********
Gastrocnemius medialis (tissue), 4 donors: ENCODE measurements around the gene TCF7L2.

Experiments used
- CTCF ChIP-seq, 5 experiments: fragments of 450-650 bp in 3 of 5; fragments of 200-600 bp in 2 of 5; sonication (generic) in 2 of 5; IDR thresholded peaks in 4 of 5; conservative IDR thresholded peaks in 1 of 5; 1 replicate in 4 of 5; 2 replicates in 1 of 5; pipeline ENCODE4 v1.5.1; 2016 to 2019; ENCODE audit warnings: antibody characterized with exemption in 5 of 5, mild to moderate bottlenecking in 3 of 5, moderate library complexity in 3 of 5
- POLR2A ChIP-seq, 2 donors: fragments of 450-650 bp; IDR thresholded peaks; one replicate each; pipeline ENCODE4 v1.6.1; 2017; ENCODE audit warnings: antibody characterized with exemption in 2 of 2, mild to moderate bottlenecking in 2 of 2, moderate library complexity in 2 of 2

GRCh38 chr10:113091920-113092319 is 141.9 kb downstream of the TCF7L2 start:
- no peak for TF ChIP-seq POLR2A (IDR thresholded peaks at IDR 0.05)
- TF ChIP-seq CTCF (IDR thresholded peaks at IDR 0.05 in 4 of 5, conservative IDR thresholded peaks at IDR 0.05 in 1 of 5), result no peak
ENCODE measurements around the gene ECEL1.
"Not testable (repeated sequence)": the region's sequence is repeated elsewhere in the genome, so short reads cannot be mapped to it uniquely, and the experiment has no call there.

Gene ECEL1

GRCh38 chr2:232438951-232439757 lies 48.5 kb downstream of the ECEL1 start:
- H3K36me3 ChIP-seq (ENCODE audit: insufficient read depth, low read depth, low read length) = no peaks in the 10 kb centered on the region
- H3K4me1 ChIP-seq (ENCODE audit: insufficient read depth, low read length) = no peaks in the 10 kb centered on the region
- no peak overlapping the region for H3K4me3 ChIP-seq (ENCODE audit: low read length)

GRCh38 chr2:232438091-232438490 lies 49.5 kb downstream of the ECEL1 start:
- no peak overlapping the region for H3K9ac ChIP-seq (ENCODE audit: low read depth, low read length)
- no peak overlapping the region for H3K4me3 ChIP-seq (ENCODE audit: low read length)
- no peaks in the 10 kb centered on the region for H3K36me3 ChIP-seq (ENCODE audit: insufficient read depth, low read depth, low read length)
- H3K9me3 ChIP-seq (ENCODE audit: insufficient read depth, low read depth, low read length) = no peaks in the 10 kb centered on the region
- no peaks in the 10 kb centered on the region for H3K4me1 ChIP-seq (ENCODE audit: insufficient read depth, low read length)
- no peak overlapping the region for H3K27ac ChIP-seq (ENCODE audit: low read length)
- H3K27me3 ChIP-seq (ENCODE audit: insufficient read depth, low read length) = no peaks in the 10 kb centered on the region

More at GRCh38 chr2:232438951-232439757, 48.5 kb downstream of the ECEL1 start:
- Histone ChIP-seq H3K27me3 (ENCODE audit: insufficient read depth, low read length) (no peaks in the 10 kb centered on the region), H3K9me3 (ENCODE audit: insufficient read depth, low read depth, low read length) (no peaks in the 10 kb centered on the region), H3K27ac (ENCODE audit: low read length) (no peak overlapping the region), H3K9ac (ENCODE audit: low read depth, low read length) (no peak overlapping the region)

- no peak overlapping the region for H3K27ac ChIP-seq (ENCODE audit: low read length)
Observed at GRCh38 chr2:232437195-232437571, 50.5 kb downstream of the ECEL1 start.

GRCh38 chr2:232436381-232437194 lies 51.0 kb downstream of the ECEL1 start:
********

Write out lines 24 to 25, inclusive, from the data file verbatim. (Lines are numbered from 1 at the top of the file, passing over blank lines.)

- Histone ChIP-seq H3K27me3 (ENCODE audit: insufficient read depth, low read length) (no peaks in the 10 kb centered on the region), H3K9me3 (ENCODE audit: insufficient read depth, low read depth, low read length) (no peaks in the 10 kb centered on the region), H3K27ac (ENCODE audit: low read length) (no peak overlapping the region), H3K9ac (ENCODE audit: low read depth, low read length) (no peak overlapping the region)

- no peak overlapping the region for H3K27ac ChIP-seq (ENCODE audit: low read length)